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Fragments that Remain of the Lost Writings of Proclus, by Thomas Taylor, [1825], at

p. 56

Argument the Eleventh.

Matter (says Plato) subsists for the sake of the universe, for it is the receptacle of generation; but that for the sake of which matter exists, is nothing else than generation. If, therefore, matter derives its existence from nothing, it will exist casually for the sake of something; and that which is generated will have matter fortuitously. Nothing, however, which subsists fortuitously is necessary; so that we must say, that neither does the fabrication of things possess stability. But if matter is from a certain cause, and for the sake of generation, these, viz. matter and generation, necessarily subsist in conjunction with each other. For that which exists for the sake of a certain thing, and that for the sake of which a thing exists, are in conjunction with each other; for they have a reference to each other, or are relatives. If, therefore, matter is perpetual, and, so far as it is matter, exists for the sake of something else, generation also is perpetual: for it is necessary that this also should subsist for the sake of a certain thing, because it is generation. Hence, matter and generation are con-subsistent with each other for ever, in the same manner as that for the sake of which a thing

p. 57

exists, and that which exists for the sake of that thing. For matter exists for the sake of something, viz. for the sake of the form which it contains. For a certain matter is then matter, when it has form. Hence, artists cause matter, which has not been yet adorned, to become adapted to the reception of a certain form; * and according to the proficiency which they make in preparing the matter, in such proportion also does form accede. For stones are not the matter of the form of the house, till they are made smooth, if it should happen to be requisite, and become properly adapted, and then they are the matter (from which the house can be built). When, therefore, the stones become truly the requisite matter, then form is instantaneously present. If, therefore, that which is simply matter, is entirely the matter of all generation, and is all things in capacity, and is not indigent of any thing in order to its existence as matter, as is the case with that which ranks as some particular thing, (for that which exists simply, is every where a thing of this kind, and is so primarily, and is not in want of any thing to its existence,)—this being the case, all forms simultaneously exist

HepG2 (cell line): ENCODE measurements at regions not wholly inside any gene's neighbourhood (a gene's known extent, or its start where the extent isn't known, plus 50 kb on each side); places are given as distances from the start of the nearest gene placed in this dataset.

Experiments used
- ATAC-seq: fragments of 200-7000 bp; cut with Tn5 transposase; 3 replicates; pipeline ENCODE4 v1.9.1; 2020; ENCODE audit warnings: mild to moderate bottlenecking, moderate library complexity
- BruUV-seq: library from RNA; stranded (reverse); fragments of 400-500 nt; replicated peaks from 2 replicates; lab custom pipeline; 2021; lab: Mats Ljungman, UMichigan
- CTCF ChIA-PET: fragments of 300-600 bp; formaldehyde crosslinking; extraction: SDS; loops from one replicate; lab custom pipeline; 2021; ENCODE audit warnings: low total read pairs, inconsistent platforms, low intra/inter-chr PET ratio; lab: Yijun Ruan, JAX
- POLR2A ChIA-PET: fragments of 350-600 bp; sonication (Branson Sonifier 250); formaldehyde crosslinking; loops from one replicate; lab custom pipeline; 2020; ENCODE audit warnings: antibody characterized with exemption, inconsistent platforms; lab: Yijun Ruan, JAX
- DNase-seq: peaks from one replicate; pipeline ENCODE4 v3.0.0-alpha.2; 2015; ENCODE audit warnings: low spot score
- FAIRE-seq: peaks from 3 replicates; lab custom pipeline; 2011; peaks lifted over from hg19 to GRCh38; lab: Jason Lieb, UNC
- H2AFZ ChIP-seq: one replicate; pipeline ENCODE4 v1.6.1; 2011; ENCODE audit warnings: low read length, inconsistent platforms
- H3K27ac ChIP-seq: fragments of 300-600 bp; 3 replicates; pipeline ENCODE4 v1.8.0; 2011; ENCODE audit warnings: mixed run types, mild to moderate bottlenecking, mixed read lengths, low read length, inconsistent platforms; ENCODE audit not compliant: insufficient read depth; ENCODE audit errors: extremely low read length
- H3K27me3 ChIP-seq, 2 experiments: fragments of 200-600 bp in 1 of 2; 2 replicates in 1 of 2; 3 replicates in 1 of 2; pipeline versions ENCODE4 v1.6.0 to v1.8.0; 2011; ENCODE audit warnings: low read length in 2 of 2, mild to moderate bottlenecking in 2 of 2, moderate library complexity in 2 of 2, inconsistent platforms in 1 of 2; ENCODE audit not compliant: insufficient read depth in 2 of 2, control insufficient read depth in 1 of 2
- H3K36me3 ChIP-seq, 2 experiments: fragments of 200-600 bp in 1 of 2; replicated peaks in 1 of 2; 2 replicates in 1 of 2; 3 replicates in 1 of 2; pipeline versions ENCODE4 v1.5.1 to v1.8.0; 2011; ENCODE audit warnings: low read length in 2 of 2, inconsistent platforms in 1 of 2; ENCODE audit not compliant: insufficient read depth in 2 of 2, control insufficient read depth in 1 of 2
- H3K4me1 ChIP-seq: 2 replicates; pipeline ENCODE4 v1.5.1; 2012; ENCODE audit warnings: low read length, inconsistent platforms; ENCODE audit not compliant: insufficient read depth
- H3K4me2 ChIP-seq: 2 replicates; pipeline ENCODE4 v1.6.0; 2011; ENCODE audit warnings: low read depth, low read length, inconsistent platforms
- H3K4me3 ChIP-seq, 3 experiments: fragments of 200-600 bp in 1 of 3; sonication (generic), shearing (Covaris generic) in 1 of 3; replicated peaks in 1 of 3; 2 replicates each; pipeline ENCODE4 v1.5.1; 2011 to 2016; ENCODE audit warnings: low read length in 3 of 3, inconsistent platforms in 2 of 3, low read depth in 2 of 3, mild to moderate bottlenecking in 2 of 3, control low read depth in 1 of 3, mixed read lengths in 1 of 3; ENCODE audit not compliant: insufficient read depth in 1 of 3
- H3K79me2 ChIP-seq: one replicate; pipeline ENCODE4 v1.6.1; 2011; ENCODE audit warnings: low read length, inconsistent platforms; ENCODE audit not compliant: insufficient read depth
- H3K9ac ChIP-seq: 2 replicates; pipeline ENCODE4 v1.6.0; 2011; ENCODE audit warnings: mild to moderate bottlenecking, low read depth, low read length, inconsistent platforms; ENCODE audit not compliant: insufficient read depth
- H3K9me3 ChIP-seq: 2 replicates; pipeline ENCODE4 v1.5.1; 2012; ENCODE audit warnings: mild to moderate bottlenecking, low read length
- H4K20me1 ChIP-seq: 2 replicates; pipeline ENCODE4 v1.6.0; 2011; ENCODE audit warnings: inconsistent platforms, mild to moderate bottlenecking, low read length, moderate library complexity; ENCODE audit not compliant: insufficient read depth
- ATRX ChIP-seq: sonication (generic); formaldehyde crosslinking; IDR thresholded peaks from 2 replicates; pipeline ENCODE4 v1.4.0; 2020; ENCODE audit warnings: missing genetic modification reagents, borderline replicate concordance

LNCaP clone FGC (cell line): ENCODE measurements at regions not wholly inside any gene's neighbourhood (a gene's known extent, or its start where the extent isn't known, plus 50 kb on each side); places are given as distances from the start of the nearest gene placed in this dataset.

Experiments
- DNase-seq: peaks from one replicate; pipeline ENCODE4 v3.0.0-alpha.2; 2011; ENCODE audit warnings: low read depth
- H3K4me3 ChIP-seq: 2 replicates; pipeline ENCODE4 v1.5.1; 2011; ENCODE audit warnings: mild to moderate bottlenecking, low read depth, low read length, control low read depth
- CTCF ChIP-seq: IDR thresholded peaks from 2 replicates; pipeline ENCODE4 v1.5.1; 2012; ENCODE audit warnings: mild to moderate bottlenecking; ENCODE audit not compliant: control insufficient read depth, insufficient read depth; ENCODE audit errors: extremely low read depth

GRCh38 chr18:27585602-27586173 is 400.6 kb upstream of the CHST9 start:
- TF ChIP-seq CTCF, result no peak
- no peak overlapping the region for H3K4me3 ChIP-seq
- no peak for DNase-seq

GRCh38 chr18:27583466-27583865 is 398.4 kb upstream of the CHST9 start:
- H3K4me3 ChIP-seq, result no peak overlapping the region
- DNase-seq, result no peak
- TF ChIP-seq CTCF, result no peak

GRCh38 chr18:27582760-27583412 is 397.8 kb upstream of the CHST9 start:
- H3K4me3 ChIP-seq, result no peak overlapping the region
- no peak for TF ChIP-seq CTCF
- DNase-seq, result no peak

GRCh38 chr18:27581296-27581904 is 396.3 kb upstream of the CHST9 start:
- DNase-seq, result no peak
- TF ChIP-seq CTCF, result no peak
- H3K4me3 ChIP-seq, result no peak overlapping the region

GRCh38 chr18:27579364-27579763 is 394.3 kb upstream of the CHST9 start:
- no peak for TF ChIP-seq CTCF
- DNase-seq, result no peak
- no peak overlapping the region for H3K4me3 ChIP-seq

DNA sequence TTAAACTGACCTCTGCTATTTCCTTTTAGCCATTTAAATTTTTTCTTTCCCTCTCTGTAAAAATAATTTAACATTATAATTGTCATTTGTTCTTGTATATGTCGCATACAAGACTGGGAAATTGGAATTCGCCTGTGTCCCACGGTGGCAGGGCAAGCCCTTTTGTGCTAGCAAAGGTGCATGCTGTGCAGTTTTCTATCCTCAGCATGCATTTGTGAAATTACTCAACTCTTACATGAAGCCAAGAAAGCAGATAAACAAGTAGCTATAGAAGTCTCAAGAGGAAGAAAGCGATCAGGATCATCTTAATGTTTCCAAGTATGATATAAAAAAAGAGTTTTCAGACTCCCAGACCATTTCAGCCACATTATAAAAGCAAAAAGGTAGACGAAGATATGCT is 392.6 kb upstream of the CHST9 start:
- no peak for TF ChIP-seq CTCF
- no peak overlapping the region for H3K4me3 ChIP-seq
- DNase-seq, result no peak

p. 58

in that which is simply matter; for matter not being in want of any thing to its existence, it is also not indigent of any thing in order to its possession of forms. Hence, it derives from the cause of its existence, the forms of which it is the matter. But it is unbegotten and incorruptible, lest it should be in want of another matter, though it exists as matter simply considered. Forms, therefore, subsist in it perpetually, and also the world, for matter is the matter of the world, and not of that which is disorderly, and deprived of ornament. Matter also existed for the sake of the world, and not for the sake of that which is destitute of order. For matter does not exist for the sake of privation, but for the sake of form: and hence the world subsists from that cause from which the matter of it is derived.


57:* In the original, διο και ευεργον ποιουσιν οι τεχνεται, την μηπω ουσαν υλην. But for ουσαν in this passage, I read, conformably to the above translation, κοσμουσαν.

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